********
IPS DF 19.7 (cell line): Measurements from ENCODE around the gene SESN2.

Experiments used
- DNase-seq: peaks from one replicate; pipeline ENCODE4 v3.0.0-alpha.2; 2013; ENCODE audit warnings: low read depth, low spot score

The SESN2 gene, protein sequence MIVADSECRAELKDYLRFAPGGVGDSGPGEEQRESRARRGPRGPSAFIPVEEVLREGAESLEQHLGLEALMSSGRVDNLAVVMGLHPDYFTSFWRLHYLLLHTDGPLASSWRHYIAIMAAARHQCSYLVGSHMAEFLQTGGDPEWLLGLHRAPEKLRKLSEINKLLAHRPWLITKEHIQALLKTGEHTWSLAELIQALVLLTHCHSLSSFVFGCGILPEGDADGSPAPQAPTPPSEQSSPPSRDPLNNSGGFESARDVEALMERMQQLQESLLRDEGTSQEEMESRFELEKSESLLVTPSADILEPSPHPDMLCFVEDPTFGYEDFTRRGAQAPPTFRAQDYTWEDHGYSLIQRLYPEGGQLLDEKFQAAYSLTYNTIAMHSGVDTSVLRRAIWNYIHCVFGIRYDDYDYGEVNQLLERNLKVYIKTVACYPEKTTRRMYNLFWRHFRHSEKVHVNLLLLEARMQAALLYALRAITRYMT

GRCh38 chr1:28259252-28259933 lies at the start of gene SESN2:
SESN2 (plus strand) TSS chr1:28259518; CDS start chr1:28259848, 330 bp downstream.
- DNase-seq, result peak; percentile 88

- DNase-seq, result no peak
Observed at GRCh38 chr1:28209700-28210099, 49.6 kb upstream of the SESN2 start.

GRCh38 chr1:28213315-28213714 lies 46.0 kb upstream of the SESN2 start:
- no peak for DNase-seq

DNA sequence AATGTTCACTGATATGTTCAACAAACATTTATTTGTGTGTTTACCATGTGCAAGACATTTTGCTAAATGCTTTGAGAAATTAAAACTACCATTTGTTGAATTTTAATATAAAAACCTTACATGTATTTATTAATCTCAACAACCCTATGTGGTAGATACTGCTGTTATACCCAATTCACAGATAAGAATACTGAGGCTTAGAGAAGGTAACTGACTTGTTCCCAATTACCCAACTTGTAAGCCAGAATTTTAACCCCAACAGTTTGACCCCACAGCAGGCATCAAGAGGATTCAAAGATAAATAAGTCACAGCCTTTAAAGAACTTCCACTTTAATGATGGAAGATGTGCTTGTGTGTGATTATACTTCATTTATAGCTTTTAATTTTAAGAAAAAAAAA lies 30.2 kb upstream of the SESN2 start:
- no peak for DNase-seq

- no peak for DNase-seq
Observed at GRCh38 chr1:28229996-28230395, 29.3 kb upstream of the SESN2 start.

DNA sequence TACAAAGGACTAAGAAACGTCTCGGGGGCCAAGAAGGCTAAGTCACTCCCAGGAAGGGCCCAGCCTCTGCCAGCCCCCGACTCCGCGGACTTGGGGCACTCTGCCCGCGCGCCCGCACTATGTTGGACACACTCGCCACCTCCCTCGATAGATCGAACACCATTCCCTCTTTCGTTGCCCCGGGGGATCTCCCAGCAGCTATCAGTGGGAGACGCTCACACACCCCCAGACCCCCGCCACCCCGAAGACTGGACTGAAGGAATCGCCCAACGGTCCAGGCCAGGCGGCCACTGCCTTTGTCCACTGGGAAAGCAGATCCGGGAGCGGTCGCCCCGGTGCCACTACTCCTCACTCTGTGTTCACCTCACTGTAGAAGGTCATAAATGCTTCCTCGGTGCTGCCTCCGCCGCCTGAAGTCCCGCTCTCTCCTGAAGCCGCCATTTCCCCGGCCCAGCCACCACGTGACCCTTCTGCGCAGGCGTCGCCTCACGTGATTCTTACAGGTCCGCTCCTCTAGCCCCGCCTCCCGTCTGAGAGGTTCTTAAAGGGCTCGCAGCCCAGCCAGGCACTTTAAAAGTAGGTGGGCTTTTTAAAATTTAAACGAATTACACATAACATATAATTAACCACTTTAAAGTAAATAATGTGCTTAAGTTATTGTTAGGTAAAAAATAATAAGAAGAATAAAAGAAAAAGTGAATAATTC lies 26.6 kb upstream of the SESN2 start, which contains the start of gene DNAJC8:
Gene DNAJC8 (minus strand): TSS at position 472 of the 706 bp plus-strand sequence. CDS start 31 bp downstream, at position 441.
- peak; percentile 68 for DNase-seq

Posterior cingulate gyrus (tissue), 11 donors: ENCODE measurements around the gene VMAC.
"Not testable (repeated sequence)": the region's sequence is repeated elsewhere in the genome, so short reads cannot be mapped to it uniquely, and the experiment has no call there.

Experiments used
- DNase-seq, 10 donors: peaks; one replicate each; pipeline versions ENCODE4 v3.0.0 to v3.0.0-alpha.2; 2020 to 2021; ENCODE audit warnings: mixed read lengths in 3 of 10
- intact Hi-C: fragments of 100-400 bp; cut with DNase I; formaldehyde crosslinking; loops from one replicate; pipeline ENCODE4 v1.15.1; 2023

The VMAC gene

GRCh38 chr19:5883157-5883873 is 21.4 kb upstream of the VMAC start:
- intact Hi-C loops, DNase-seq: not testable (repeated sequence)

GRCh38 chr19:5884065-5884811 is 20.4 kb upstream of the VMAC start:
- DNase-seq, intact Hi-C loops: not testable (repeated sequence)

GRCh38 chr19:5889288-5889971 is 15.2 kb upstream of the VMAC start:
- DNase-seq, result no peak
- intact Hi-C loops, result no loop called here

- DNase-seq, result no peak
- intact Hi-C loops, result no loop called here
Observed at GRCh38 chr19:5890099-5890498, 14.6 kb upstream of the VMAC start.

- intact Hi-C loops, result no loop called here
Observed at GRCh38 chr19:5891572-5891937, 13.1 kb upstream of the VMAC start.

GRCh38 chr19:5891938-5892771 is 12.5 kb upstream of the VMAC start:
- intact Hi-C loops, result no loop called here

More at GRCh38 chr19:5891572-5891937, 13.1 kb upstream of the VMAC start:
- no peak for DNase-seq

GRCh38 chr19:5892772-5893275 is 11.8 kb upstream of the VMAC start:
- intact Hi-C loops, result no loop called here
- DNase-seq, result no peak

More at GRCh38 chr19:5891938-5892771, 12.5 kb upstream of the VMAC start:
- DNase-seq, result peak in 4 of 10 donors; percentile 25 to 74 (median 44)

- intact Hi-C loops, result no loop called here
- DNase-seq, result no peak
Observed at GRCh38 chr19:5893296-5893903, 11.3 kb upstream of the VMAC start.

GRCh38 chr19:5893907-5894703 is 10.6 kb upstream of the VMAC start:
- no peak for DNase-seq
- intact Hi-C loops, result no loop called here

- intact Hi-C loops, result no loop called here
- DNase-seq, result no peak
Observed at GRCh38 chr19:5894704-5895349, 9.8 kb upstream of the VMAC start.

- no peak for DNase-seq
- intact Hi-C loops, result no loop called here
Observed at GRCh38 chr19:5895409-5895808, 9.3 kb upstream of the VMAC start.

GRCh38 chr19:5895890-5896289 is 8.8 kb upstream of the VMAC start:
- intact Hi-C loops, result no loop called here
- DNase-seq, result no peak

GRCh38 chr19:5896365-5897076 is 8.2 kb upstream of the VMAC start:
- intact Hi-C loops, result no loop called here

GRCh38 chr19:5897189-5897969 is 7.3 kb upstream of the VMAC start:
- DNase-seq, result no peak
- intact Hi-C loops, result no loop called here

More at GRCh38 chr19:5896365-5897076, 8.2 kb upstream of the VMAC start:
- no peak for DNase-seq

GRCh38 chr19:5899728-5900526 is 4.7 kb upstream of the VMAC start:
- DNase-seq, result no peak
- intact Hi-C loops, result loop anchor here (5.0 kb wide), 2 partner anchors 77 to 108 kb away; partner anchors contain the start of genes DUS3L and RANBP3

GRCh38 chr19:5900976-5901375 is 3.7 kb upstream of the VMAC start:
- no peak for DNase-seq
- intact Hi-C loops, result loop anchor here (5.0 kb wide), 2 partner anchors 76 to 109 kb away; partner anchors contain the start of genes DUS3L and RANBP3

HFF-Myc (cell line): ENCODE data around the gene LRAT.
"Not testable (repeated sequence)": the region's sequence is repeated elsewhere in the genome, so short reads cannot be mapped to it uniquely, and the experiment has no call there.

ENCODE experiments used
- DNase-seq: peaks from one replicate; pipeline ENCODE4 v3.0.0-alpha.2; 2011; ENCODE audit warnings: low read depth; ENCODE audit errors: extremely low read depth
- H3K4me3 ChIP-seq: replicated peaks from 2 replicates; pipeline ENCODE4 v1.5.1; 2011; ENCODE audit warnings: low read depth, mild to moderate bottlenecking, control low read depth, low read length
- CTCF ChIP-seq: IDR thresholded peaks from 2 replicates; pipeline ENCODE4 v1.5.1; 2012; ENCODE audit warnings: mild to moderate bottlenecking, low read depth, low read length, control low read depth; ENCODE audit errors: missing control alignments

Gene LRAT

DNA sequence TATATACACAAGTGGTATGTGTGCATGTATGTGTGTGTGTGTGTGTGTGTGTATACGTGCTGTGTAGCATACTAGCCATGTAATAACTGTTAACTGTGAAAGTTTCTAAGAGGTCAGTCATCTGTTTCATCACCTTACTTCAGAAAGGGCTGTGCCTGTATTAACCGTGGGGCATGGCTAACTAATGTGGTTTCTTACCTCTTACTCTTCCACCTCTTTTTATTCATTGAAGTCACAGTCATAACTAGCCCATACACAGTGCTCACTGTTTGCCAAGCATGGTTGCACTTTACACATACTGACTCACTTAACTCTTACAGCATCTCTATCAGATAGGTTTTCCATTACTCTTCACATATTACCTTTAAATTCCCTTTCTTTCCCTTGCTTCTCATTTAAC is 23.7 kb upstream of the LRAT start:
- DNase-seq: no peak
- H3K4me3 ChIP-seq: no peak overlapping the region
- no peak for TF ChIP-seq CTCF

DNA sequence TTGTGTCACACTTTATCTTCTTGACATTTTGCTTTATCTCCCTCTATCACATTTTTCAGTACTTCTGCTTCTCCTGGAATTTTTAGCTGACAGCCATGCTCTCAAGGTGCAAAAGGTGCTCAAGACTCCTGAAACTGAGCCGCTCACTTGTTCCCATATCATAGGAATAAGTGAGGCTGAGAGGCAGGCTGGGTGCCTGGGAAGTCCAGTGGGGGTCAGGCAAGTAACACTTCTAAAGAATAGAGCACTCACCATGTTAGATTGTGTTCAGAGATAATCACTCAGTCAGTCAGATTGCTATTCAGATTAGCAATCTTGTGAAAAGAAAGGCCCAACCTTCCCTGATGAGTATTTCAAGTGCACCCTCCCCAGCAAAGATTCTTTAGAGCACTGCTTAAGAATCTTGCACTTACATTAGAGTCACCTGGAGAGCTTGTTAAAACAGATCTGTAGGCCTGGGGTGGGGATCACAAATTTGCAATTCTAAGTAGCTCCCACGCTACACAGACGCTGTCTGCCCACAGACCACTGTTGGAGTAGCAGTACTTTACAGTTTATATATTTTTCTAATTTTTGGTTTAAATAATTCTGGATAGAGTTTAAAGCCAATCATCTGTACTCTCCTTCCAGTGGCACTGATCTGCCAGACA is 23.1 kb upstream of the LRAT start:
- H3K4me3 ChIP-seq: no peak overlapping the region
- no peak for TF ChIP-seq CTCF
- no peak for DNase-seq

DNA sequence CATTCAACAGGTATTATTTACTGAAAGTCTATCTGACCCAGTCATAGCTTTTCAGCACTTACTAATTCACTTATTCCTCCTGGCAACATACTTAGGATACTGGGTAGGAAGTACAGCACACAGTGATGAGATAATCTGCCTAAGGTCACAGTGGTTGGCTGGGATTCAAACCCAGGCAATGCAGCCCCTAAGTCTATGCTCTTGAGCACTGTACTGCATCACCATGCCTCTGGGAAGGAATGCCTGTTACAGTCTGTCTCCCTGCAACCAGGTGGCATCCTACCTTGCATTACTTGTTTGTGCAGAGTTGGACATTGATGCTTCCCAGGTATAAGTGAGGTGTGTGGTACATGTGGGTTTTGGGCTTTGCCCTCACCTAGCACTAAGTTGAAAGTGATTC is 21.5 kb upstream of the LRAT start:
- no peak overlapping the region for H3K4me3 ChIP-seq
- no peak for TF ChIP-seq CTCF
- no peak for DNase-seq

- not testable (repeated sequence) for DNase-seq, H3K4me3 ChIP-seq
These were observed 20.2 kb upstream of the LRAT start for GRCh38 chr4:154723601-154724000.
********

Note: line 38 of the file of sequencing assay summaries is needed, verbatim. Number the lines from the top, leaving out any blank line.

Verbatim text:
- intact Hi-C loops, result no loop called here